I once heard a team like ours described as an “internal change management consultancy,” which is a good description. Sustainability is essentially a huge change management program. It's changing every aspect of how we do business – how we develop brands and source products; how we attract, retain and reward our team members; and how we interact with customers. We will only become more sustainable by helping people change, whether that’s team members, suppliers or customers.

We have established a set of global minimum product sustainability requirements that apply to all our products and packaging and provide the foundation for this to happen. In parallel, we seek opportunities to deliver substantial progress in a short amount of time. Eliminating more than 400 tons of single-use plastic gift packaging from our owned brand gifting range for Christmas 2020 was one such project, and has now become our default approach for all seasonal gifting.

We’re on a sustainability journey, and I believe most customers understand this – granted we also have a collective responsibility to pick up the pace.

Has COVID-19 impacted your agenda?

Our world is changing fast. The 2020s were already set up to be a decade of great change and disruption, even before COVID-19. The United Nations has marked the end of this decade as the goalpost year for achieving its Sustainable Development Goals (SDGs), which offer a shared 2030 vision to end poverty, rescue the planet and build a peaceful world – all against an backdrop of political uncertainty, social inequity, a technological revolution and environmental degradation.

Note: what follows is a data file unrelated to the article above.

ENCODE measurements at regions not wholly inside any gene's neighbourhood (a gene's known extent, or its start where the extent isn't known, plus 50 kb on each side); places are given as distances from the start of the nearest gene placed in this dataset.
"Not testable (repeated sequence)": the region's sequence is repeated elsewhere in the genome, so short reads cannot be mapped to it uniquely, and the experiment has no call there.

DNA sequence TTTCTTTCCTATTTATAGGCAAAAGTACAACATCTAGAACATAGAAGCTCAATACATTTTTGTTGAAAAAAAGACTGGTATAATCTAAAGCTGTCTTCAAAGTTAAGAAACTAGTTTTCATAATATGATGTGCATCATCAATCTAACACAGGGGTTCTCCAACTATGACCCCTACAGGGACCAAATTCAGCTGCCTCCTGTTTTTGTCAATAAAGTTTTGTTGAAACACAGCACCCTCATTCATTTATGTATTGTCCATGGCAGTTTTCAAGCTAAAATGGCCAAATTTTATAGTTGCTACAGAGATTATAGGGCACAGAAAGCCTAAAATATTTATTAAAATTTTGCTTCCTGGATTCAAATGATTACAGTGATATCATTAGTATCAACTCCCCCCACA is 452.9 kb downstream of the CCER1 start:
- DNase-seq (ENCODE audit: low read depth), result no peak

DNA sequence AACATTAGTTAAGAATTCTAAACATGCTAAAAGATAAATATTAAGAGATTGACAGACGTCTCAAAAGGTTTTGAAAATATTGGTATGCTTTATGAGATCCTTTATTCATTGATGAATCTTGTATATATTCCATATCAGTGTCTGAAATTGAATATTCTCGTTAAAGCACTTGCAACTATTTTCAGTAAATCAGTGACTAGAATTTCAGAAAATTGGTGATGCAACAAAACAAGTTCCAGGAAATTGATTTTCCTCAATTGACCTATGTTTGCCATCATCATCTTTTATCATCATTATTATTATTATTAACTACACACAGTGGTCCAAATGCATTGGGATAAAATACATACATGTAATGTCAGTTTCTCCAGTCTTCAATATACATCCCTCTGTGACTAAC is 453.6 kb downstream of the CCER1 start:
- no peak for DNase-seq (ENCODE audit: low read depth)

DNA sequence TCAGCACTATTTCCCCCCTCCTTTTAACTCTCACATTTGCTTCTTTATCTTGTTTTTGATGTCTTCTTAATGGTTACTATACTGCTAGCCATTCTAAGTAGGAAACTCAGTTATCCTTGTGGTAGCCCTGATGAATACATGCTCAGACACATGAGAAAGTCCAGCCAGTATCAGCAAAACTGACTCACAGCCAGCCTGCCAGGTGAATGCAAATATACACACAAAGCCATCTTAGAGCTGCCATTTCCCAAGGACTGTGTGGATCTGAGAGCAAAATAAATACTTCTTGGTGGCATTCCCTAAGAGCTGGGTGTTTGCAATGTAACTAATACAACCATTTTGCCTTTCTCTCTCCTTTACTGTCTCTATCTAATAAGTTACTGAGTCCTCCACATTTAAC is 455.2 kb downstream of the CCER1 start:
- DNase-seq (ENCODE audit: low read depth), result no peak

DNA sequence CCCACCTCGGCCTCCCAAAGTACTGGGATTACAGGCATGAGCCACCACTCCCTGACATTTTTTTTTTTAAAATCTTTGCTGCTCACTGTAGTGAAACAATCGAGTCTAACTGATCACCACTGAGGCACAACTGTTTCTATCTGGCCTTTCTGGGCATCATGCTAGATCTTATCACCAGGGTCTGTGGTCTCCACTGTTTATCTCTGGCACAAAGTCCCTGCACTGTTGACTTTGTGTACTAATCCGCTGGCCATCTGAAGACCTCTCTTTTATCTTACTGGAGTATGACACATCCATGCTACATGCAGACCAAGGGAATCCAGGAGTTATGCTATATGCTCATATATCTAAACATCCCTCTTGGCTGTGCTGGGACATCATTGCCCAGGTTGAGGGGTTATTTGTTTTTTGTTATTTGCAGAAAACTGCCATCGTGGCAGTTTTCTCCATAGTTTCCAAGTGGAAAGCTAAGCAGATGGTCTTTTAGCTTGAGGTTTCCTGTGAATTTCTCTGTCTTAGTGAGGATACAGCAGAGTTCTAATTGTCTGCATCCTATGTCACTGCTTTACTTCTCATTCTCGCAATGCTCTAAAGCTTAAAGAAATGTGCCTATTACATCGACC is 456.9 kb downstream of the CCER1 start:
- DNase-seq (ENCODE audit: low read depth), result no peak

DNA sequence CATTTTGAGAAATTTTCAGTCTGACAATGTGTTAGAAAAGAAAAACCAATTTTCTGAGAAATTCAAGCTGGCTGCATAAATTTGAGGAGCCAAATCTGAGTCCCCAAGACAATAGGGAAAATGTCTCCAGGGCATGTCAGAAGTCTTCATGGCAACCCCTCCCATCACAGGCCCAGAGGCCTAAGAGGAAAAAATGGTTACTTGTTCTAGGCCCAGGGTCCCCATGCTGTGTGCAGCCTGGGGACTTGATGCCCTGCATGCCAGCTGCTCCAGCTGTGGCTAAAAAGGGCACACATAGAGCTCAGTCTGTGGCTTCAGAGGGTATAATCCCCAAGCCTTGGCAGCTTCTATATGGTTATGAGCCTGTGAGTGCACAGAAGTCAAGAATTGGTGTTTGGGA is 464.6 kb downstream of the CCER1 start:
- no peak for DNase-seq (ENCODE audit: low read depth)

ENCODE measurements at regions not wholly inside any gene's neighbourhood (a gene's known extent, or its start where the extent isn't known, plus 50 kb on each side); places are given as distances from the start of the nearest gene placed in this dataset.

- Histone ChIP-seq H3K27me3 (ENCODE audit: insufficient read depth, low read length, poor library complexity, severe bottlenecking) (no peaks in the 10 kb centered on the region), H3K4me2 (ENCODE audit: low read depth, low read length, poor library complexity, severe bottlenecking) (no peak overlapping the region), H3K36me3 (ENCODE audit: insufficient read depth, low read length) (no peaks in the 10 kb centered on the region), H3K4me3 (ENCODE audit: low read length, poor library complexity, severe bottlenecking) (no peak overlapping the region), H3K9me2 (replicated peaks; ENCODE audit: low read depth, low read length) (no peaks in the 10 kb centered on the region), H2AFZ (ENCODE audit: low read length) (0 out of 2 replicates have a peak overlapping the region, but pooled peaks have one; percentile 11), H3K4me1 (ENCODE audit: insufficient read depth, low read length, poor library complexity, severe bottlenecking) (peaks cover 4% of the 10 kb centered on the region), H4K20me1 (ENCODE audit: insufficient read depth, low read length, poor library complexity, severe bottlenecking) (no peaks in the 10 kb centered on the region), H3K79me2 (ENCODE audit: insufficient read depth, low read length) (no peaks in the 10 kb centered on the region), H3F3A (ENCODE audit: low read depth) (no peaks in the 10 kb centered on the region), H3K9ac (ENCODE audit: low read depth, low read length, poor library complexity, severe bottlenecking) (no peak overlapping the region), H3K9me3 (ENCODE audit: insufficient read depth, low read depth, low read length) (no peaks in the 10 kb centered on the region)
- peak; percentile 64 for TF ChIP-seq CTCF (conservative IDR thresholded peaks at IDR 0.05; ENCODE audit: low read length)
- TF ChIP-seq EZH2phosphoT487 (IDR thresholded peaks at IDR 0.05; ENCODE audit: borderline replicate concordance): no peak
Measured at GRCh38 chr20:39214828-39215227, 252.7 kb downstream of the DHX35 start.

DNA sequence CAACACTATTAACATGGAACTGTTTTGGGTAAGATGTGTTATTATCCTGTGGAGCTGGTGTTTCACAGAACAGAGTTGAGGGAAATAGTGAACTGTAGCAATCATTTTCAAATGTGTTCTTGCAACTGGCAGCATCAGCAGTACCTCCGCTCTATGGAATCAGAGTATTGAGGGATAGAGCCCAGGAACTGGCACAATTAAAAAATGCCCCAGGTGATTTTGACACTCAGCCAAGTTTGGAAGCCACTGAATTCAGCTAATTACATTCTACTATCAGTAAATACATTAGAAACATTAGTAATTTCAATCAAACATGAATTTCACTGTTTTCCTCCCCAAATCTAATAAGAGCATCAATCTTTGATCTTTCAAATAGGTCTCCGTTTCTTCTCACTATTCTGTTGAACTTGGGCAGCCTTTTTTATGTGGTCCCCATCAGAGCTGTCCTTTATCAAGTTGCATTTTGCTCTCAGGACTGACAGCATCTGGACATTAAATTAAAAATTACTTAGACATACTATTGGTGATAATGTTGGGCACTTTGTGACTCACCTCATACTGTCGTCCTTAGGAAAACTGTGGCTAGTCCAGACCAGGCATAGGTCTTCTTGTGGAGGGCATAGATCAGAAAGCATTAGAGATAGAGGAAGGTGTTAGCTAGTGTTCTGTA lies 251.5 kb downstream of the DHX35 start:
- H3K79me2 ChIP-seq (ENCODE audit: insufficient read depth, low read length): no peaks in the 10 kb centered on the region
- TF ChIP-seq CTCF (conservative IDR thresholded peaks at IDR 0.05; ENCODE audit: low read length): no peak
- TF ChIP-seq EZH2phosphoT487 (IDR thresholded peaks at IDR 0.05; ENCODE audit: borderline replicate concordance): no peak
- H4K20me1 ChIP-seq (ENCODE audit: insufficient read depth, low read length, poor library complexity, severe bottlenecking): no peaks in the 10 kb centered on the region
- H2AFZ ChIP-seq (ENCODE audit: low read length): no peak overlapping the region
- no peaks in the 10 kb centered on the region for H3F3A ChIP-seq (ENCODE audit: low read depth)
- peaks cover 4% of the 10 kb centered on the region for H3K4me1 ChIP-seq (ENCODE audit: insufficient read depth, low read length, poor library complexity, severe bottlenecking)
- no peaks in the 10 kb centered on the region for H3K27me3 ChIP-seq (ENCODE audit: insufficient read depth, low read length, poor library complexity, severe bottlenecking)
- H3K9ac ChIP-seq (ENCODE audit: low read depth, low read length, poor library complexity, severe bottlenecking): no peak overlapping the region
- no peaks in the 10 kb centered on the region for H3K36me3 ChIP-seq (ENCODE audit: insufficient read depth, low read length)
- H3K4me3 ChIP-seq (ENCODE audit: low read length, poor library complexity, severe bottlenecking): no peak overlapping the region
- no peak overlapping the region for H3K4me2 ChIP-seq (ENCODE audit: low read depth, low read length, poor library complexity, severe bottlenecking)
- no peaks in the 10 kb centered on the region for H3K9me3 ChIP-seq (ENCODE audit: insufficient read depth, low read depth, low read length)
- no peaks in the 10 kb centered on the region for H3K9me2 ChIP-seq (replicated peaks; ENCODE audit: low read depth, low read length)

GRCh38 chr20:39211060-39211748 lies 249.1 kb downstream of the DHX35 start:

Transparency was already a big priority for many sectors – food and apparel, for instance – but COVID-19 has made it a key priority for the beauty sector, too. The pandemic has underscored the need to have a good understanding of our value chain, and the need to be resilient and more agile. As we come out of the pandemic, transparency will be a prerequisite to mitigating risk and reacting to future crises as well as responding to consumer demand for brands that adopt more sustainable sourcing practices. Recent research carried out by the Economist Intelligence Unit for WWF found there has been a surge in consumer demand for more sustainable products, including a 71 percent rise in popularity of searches over the last five years, with continued growth during the pandemic.